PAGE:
In training Ainsley looked fine, he was hitting basics, his timing was smart and his side close sides were spot on. For some reason they were removed from the real dance, Ainsley again sporting pink, a slick silky number this time with matching peakless cap, as Natalie did her best impression of Olivia Neutron Bomb, midriff out, pigtail tempting. Hot is an understatement. Sadly the dance wasn’t, a weird combination of pot washing (it was set in a diner), flicks and kicks, wobbly Elvis legs, rock and roll and the usual few ounces of funn. They even threw in a toe, heel, toe combo but it lacked bounce, sharpness and sophistication, more Little Chef than Michelin Star.
I’m sure that Antony Smith of Bristol had a chat with Katie Derham on Monday. ‘Listen up KD, we’ve got Salsa and everyone knows I can’t do it, you’ll be better than me, so let’s just put in some laffs and we’ll get through because everyone loves you. Remember that VW last week? God, you were great, babe.’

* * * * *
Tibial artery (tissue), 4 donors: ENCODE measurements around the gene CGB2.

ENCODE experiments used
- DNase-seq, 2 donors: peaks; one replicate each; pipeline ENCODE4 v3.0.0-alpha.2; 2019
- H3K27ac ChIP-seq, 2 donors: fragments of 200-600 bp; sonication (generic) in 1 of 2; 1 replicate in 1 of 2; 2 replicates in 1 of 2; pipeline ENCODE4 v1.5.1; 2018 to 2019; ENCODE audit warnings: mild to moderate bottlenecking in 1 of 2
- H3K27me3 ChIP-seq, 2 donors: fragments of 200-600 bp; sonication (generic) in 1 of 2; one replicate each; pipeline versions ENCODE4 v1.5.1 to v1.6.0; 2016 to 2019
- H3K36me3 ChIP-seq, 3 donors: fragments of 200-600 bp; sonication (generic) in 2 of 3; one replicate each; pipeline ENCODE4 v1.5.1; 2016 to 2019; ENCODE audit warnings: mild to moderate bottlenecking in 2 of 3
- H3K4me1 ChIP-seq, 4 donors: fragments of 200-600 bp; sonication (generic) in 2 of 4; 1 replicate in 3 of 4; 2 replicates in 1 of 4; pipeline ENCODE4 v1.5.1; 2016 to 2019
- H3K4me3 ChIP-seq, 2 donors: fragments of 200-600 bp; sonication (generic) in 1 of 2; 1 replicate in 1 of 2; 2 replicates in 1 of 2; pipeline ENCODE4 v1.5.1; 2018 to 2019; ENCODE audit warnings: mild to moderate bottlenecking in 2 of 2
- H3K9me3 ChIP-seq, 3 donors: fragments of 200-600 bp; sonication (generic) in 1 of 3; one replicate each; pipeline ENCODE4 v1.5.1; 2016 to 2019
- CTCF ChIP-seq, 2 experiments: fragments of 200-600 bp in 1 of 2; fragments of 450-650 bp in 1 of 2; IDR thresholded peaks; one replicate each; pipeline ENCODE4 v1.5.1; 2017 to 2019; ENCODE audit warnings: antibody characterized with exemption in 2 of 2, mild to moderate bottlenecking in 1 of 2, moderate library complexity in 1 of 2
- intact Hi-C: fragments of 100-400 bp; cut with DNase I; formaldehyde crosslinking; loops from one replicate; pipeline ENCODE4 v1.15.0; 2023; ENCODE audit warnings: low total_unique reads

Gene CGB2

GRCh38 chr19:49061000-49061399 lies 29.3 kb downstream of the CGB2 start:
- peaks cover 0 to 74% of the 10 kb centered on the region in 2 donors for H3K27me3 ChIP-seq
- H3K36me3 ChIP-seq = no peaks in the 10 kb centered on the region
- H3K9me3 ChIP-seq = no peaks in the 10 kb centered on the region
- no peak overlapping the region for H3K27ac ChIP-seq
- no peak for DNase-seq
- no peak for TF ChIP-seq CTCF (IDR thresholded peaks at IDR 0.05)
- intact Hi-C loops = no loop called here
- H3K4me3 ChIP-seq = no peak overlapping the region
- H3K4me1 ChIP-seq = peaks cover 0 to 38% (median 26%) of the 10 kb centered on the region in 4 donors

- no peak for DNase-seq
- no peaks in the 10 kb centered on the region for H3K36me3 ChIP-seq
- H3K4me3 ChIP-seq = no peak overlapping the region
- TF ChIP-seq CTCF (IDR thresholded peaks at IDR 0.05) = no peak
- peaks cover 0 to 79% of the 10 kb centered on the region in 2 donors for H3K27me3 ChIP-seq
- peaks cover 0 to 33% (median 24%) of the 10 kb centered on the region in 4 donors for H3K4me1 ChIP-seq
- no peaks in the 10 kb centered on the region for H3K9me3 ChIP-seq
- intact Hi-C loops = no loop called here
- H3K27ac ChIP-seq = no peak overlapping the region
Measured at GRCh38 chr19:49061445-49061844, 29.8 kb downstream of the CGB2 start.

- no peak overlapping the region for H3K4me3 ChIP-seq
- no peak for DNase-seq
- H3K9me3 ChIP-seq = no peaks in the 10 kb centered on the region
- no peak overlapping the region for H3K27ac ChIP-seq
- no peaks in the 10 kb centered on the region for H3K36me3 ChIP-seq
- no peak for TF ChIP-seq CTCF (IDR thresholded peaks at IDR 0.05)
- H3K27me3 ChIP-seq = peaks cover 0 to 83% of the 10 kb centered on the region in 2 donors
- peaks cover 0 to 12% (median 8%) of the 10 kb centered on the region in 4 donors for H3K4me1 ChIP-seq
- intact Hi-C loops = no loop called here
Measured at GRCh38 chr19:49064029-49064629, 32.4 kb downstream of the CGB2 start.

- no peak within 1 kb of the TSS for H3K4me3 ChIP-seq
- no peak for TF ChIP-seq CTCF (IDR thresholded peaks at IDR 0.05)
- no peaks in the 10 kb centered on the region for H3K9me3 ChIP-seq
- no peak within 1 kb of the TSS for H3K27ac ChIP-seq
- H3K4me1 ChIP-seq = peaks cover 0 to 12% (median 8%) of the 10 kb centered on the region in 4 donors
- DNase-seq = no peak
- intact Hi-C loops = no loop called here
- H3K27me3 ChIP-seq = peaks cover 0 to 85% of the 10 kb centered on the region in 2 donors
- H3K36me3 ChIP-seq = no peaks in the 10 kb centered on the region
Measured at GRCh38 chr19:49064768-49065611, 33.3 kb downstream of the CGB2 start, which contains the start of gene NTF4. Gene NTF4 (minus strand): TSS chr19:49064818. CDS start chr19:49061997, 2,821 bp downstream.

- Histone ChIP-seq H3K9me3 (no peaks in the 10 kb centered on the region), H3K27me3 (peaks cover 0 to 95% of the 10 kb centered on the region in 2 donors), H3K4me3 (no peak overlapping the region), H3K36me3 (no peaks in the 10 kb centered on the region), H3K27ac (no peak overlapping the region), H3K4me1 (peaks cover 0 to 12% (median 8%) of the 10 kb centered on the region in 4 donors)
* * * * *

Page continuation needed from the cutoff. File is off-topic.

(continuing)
And so it turned out to be.
Katie wore a stunning red frock with just a hint of thigh. He wore a beige suit like a tourist in Havana, hiding a Hawaiian shirt but this dance was more Honolulu than Cuba. Katie wrapped her leg around his and stroked tantalisingly. She shook her chest in his face, pushed her butt at his waist and still he pretended he was in the ballroom not the barroom. She was there for the taking, ready to sizzle, but like a bottle of fizz they couldn’t quite get the cork out. The song was ‘It Had Better Be Tonight’. It should have read ‘it had to be better tonight’.
Whilst Carol looked stupendous in a floor length frock with a jewelled bust, heavily jewelled, and her beau suitably attired, her Viennese Waltz to ‘I’ve Been Loving You Too Long’ was the closest VW ever seen to a saunter in the park. Having taken twenty seconds to descend the stairs what followed was gentle, soft and slow and there was something missing, a feeling that affected some of the other dances during the evening. It is difficult to explain what; maybe it’s like a margarita without the tequila? Perhaps it was relief rather than commitment? When a dancer feels the music you can see it and vice versa. The slow speed made this look like a dress rehearsal, not the real thing.